When we think about organisations that are involved in development, the Tshwane University of Technology may not spring to mind. Yet the Tshwane University of Technology (TUT) is one of the largest universities of technology in Africa and offers a wide range of courses focused on cutting-edge technology that responds to job-market demand.
One of the key elements of learning is the practical nature of training at the university.
Samson is the senior development officer within the Advancement and Partnerships Office at the University. The Office works across all the seven faculties of the University to mobilise funding support and support the implementation of development projects. One of Nkosi’s responsibilities at the University is to manage a portfolio of projects that the university undertakes in helping communities in Tshwane and further afield in variety of ways.
‘We help project managers to secure funding and implement funded projects so that the deliverables and reporting requirements specific to each project are met.
TUT focuses specifically on projects that will make a positive difference in communities and create job opportunities in a variety of ways such as entrepreneurial support, small-scale farming, education, primary healthcare and environmental education. This means that almost any project could be chosen for implementation so long as it is geared towards the most urgent needs of local communities.
Community engagement programmes at the University ranges from agriculture, entrepreneurship, support for the disabled and life skills programmes. These projects draw from the expertise of the various university departments, such as business management, IT and marketing, to ensure these new businesses can make a real impact on job creation and contribute to strengthening the South African economy.
One of the projects at the University is the Ndumo Community Project. It is based in Kwazulu-Natal, it is an environmental conservation project and has successfully supported the surrounding communities for over 20 years. The activities of the Ndumo Community Project are deployed through an environmental centre where activities to educates local people on animal and plant conservation, the effect of pollution and the importance of biodiversity are used. It also gives visitors a hands-on experience of the important role they can play in conservation.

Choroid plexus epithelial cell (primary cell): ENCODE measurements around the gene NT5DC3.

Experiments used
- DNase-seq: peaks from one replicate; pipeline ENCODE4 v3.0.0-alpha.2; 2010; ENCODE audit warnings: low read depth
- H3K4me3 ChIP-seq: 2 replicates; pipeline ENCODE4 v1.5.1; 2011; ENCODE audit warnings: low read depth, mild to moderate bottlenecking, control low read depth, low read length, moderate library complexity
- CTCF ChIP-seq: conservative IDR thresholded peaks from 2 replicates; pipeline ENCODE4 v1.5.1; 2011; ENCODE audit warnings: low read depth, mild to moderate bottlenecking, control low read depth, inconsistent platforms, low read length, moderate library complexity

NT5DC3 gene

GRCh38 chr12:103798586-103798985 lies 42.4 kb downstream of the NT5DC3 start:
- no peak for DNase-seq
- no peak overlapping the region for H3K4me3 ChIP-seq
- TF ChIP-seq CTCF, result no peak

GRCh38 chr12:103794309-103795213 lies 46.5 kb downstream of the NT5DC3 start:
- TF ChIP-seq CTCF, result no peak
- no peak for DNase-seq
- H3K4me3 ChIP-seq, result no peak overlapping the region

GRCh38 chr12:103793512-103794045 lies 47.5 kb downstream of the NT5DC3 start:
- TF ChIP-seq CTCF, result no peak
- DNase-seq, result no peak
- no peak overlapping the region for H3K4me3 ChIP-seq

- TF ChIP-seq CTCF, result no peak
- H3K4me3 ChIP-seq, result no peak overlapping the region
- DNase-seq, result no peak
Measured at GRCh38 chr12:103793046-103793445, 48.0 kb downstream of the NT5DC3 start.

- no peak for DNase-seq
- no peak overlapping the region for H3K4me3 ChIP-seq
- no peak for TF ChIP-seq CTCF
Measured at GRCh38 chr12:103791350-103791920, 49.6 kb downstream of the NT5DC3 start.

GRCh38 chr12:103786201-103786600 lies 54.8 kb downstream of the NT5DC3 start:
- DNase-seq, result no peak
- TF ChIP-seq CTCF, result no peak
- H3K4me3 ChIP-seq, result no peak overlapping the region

Of greatest importance, according to Samson, is the establishment of effective, partnerships that involve private enterprises, local government, the various university departments, and the communities the projects are aimed at. These relationships which use the extensive expertise of each donor are vital for the successful outcomes of their development aims. Significantly, the projects that are identified for implementation involve the communities from the design stage which is essential for community ownership and sustainability.
‘The heart of sustainability of development efforts in local communities is community buy-in. When communities feel that a project is theirs, it makes a significant contribution to its success.’
Closely aligned to the importance of community buy-in is monitoring and evaluation (M&E), which Samson believes should consciously and proactively include the targeted communities. He believes that M&E should not be imposed on communities – ‘communities should be able to say what is and isn’t working so that resources are not wasted’.
This is one of the challenges that Samson is taking on and he is exploring new ways of giving communities a voice. ‘Many communities lack the expertise in M&E, so we need to find creative ways of obtaining feedback from them. We need to ask what should change or be adjusted. ’To do so, Samson believes we should tap into communication, such as storytelling. This innovative approach could ensure that communities can monitor and evaluate their own projects.
Not easy with the current pandemic, with social distancing making in-person communication very difficult. Challenges that Samson will resolve because of his steadfast commitment to making a difference where it counts.